Personal Journeys


October 26, 2003|By Special to the Sun

A Memorable Place

Home, for a soldier's heart and flag

By Lynn Gerber Smith


We were celebrating the Fourth of July and our son's 17th birthday by sailing on the Chesapeake Bay. We had picked Rock Hall, on the Eastern Shore, as a destination. Little did we know what a memory we would take back from that holiday weekend.

No trip to Rock Hall is complete without a ride on the town trolley. We boarded the trolley for the second time that day, and the driver asked the riders if we would mind a brief detour for a flag ceremony. We all agreed, and the trolley ventured from its regular course to a house with a flagpole outside. We all got off the trolley.

Gary, the trolley driver, explained the reason for the detour. His son, Christopher, a high school history teacher and Marine reservist, was the usual trolley driver but he had been deployed to Iraq. The son had bought an American flag on his second day there, but was not allowed to fly it in Iraq.

Christopher had hoped to bring the flag home by the Fourth of July to fly on the flagpole at his grandfather's house. His grandfather had died a few years before. When he realized he would not be home in time, he sent the flag to his parents with a letter.

As the trolley riders stood quietly around the pole, Christopher's mother began reading the letter. He wrote about how much he wished he could be in Rock Hall for the holiday, but more importantly, he wrote how glad he was for his memories of growing up in the town. His fondest memories, he wrote, were of early mornings with his grandfather, sitting at the table while "Pop-Pop" sipped coffee. Afterward, the two would go out and raise the American flag.

As we watched, Gary and one of his other sons took down the existing American flag, folded it and raised the flag Christopher had bought in Iraq. We all clapped, wiped tears from our eyes and reboarded the trolley. As the trolley returned to its route, my husband asked Gary about the second flag on the pole, which was a POW flag.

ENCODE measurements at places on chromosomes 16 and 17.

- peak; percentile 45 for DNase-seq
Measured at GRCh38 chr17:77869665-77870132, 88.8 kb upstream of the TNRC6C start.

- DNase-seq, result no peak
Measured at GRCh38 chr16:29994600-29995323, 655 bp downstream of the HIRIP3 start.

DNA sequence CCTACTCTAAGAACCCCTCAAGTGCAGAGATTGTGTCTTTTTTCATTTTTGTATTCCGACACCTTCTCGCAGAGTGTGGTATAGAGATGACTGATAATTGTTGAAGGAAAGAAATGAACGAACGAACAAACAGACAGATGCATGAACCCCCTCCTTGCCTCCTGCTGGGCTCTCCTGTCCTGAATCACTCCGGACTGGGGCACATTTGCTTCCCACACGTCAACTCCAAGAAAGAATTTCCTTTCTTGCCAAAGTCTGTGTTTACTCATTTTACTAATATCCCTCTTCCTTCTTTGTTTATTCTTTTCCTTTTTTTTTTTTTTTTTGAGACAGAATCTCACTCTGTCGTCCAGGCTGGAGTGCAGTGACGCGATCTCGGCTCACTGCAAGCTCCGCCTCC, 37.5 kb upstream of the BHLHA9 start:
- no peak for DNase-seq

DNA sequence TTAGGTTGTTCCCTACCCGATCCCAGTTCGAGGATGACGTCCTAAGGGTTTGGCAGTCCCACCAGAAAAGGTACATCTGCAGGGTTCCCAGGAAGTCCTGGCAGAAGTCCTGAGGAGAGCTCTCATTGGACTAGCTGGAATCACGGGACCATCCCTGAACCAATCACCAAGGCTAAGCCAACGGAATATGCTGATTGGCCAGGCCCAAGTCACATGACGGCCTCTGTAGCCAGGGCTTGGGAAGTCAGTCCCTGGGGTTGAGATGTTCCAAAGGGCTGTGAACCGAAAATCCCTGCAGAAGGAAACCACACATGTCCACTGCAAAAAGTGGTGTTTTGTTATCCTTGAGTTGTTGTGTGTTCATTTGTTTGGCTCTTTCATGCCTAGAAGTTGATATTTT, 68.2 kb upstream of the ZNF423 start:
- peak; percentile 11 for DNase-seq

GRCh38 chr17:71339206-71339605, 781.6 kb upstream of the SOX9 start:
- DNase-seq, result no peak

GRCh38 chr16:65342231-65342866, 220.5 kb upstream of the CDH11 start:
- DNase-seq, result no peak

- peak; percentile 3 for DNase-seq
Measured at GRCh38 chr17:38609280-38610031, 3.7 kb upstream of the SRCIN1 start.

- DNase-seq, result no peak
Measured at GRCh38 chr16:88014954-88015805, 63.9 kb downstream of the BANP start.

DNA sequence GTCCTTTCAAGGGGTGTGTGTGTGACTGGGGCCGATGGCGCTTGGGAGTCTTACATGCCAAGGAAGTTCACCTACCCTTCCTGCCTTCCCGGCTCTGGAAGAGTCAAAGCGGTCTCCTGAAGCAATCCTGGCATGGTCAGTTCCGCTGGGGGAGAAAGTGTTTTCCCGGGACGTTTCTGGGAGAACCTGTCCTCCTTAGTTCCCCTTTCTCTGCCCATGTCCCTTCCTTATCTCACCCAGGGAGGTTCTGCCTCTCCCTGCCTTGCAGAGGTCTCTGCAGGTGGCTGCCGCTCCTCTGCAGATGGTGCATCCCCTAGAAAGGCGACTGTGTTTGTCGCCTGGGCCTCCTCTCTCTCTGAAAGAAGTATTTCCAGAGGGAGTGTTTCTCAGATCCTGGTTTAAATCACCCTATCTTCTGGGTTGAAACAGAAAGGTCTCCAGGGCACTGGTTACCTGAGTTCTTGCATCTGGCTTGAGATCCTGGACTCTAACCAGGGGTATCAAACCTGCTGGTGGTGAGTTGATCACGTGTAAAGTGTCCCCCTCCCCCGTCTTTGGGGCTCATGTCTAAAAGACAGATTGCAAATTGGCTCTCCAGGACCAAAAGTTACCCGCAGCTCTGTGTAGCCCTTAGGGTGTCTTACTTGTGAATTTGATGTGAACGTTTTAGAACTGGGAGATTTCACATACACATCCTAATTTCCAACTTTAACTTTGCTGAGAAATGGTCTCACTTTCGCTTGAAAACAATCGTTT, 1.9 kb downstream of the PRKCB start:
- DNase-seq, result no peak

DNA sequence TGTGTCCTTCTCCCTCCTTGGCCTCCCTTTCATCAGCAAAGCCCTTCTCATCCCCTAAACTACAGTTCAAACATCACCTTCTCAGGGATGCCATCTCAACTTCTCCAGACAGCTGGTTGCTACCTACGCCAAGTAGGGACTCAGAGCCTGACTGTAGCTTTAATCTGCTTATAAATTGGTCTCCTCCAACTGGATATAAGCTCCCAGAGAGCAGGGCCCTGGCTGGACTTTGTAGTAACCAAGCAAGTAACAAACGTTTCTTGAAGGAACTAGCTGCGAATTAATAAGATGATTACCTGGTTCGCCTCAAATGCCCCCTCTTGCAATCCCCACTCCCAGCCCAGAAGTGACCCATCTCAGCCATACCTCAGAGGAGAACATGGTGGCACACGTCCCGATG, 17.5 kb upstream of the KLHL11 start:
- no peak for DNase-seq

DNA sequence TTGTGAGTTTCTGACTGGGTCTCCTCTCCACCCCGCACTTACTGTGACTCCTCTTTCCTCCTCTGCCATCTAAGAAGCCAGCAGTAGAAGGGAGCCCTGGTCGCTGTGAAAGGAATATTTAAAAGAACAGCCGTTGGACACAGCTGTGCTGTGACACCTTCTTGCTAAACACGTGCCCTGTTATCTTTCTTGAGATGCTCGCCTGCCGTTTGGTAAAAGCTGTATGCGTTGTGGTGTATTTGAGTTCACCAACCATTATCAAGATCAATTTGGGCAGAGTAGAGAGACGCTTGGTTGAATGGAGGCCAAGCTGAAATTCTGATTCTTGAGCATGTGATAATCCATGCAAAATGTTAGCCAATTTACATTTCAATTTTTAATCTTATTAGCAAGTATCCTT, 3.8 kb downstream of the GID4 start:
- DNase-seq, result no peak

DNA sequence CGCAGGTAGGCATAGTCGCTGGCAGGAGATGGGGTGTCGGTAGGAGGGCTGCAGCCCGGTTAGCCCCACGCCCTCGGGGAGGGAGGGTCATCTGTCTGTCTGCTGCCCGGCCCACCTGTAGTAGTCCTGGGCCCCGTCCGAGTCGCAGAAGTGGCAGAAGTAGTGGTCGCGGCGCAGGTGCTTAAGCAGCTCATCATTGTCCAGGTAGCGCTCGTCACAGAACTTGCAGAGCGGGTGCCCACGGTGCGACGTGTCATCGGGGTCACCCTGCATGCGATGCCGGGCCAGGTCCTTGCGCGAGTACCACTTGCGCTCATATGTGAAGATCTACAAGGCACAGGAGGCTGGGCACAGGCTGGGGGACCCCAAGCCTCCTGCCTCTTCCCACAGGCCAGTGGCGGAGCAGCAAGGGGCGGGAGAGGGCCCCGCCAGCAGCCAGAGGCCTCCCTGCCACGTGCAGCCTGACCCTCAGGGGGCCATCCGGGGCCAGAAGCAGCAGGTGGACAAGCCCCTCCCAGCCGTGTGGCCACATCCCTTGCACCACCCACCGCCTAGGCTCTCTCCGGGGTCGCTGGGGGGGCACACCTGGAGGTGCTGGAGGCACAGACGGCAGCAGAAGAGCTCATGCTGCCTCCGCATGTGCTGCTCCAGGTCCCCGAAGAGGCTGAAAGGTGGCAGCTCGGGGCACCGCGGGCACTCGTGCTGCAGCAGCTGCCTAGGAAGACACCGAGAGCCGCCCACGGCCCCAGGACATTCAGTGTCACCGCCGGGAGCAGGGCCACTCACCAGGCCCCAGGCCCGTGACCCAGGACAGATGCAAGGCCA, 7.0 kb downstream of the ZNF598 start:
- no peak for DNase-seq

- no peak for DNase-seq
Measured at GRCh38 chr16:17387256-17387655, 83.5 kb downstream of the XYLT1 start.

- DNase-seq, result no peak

"Oh," Gary replied. "Pop-Pop was a POW in World War II." He escaped twice, Gary said, and was wounded, but was finally liberated from Stalag 17, a German prison camp.

Clearly, for this Rock Hall family, serving one's country is a tradition.

Although there has been some modernization over the past 25 years in Rock Hall, it remains a quaint, friendly town linked to its past.

Lynn Gerber Smith lives in Pasadena.

My Best Shot

Brooke Foreman, Timonium

Peaceful paddling

While riding the Acadia National Park bike trails in Maine in August, this couple kayaking on Eagle Lake caught my attention because the scene looked so peaceful. When I think of Maine, I think of kayaking, hiking and biking. Maine is one of my favorite vacation spots.

Readers Recommend


Sara A. Holtz, Baltimore

In February 2002, I visited the Parc National des Oiseaux du Djoudj, located along the Senegal River, which creates a natural border between Senegal and Mauritania. Approximately 10,000 white pelicans migrate from Europe each winter and give birth to the black babies that turn white a few years later. I hope more people will start to think of West Africa as a tourist destination.

Nessebur, Bulgaria

Dorothy Krug, Baltimore

Located on the west coast of the Black Sea, Nessebur was once an important trading center between Asia Minor and Eastern Europe. It is now a popular spot for holiday travelers, with attractive art displays, craft shops, restaurants, a beach and a marina. Although it's not as famous as other cities on the Black Sea, it was one of the most attractive ports I visited on a cruise last summer.

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* Readers Recommend -- Briefly tell us about places you've recently visited that you'd recommend to other readers. (50 words or less; photos are welcome.)

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